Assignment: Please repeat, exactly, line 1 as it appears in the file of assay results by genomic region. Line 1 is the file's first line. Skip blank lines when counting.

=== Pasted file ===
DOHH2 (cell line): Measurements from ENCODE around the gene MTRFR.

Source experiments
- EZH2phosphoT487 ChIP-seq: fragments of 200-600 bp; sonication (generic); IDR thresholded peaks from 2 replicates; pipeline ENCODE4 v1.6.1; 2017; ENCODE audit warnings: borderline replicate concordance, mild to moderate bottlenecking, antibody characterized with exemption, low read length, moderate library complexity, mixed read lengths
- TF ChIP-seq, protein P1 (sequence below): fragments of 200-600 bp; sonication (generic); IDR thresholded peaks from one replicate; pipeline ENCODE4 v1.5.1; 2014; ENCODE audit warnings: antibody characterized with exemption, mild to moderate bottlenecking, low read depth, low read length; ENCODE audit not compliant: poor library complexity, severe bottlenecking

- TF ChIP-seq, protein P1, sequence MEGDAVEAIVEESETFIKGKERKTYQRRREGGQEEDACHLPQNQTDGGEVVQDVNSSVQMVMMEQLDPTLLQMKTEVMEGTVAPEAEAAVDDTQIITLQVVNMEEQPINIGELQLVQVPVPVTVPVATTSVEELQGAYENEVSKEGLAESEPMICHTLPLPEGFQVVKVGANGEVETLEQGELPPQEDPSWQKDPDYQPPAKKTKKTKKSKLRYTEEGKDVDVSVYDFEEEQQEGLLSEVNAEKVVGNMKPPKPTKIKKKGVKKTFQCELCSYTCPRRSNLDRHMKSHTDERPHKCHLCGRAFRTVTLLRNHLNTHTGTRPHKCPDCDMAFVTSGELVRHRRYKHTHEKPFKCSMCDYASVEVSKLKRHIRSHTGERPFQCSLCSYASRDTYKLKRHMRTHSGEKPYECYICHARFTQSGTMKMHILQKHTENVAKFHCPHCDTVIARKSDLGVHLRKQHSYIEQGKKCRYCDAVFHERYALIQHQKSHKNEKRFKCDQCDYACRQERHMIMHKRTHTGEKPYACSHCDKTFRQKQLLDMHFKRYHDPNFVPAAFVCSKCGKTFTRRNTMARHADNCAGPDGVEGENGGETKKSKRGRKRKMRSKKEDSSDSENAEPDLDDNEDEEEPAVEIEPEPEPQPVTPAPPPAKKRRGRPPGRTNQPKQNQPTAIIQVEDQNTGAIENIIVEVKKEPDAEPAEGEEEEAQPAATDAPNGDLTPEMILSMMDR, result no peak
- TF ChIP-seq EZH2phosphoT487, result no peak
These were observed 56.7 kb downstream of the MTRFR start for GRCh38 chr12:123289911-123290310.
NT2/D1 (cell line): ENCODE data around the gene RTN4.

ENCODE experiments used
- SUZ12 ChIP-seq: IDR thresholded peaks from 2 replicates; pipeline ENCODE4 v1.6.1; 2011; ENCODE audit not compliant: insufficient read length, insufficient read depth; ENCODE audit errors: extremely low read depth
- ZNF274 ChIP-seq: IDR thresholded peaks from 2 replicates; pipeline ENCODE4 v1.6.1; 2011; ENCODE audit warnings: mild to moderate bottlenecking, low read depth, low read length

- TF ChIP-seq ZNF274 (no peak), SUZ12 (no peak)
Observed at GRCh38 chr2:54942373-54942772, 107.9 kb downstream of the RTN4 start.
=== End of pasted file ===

DOHH2 (cell line): Measurements from ENCODE around the gene MTRFR.